Protein Name

Toll-like receptor1 (TLR1)/TLR2/lipopeptide complex


Homo sapiens (human)

Biological Context

The immune system is the most important biological defense system for organisms. It can be divided into two systems: innate immune system and adaptive immune system. In the adaptive immune system, an antibody can specifically recognize its antigen. In the innate immune system, on the other hand, pattern recognition receptors (PPRs) recognize pathogen-associated molecular patterns (PAMPs), which commonly exist in pathogenic microorganisms.

Toll-like receptors (TLRs) are membrane proteins belonging to the innate immune system as members of PPRs. TLRs recognize pathogen-specific components and start the signal cascade for the immune response. At present, more than 10 TLRs of mammal are known, which recognize pathogen specific components, such as lipoproteins, lipopolysaccharide and flagellin. TLRs recognize PAMPs at their extracellular region, activating an adaptor protein which is bound to the intracellular region of TLR, and the signal cascade starts.

TLR1, TLR2 and TLR6 recognize lipoproteins or lipopeptides from Mycoplasma, and their active forms are heterodimers. The TLR1-TLR2 complex can bind to tri-acylated lipopeptides (Fig. 1), The TLR2-TLR6 complex can bind to di-acylated lipopeptides (Fig. 2).

(Fig. 1) Tri-acylated lipopeptide (Pam3CSK4).
(Fig. 2) Di-acylated lipopeptide (Pam2CSK4).

Structure Description


TLR is a membrane protein with one transmembrane segment. It recognizes a ligand at the extracellular domain, and the intracellular domain, named TIR domain, starts the signal cascade. This crystal structure is a complex of extracellular domains of TLR1 and TLR2 with a tri-acylated lipopeptides, Pam3CSK4 (Fig. 3, 4). TLR1 and TLR2 form typical leucine rich repeat structures and have 3 domains: N terminal, central and C terminal domains. Both ligand binding and dimerization of TLR1 and TLR2 occur in the central domain. A tri-acylated lipopeptides, Pam3CSK4, induced the "m" shaped TLR1-TLR2 heterodimerization (Fig. 3). In contrast, Pam2CSK4 does not work with for TLR1 and TLR2. This result is consistent with the fact that TLR1 is crucial for the recognition of tri-acylated lipopeptides. The two ester-bound lipid chains of Pam3CSK4 are inserted into a pocket in TLR2, while the amide-bound lipid chain is inserted into a hydrophobic channel in TLR1 (Fig. 4).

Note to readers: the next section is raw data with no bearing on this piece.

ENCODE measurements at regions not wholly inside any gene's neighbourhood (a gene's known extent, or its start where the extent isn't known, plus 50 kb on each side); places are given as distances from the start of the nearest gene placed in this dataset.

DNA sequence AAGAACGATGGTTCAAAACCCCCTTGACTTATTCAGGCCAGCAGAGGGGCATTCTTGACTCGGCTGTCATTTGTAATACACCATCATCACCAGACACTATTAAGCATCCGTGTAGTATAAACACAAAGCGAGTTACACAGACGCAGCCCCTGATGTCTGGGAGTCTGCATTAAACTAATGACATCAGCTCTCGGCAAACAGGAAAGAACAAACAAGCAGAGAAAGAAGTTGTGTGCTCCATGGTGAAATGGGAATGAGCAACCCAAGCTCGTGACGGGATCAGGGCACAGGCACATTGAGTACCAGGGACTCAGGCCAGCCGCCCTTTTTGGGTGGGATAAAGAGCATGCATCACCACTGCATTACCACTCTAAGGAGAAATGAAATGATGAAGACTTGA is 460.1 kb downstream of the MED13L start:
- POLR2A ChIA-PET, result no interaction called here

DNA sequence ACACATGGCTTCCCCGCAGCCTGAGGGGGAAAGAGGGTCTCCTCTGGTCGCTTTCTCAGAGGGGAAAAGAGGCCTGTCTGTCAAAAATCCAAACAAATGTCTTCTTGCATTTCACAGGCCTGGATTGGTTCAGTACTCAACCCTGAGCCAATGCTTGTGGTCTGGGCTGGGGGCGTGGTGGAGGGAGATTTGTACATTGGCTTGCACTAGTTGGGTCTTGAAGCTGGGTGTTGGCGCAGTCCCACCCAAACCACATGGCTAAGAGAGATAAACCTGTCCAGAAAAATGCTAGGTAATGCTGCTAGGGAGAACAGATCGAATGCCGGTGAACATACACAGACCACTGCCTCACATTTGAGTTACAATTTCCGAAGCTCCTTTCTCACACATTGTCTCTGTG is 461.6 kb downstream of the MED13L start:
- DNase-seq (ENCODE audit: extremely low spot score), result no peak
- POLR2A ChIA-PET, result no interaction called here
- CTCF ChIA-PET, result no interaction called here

An activation model is proposed where dimerization of the extracellular domains of TLRs also induces the dimerization of intracellular TIR domains and therefore initiate signaling (Fig. 5). Thus the determination of full length structure of the TLR1-TLR2 complex is expected.

2Z7X_side_view (Fig. 3) TLR1-TLR2-Pam3CSK4 complex.
TLR1 (yellow), TLR2 (aqua) and Pam3CSK4 (red).
This is a complex structure of extracellular domains of TLRs.
Cell membrane is just below the complex (see Fig. 5).
2Z7X_top_view (Fig. 4) TLR1-TLR2-Pam3CSK4 complex.
The top view of the complex. the colors are same as Fig. 3.
model (Fig. 5) A model of lipopeptide-induced dimerization.
Heterodimerization model of TLR1 and TLR2 induced by the ligand binding.
The dimerization of extracellular domains enables intracellular domains closer. Subsequently it may induce dimerization of intracellular domain and initiate signaling.

Protein Data Bank (PDB)



Jin, M.S. Kim, S.E. Heo, J.Y. Lee, M.E. Kim, H.M. Paik, S.G. Lee, H. Lee, J.O.; "Crystal Structure of the TLR1-TLR2 Heterodimer Induced by Binding of a Tri-Acylated Lipopeptide"; Cell(Cambridge,Mass.); (2007) 130:1071-1082 PubMed:17889651.


  • UniProt:Q15399 Toll-like receptor1 (TLR1)
  • UniProt:O60603 Toll-like receptor2 (TLR2)
  • UniProt:Q4G1L2 Variable lymphocyte receptor B (a part of this protein sequence was added to the end of TLR1 and TLR2 to facilitate the production and crystallization)

author: Naoya Fujita

Japanese version:PDB:2Z7X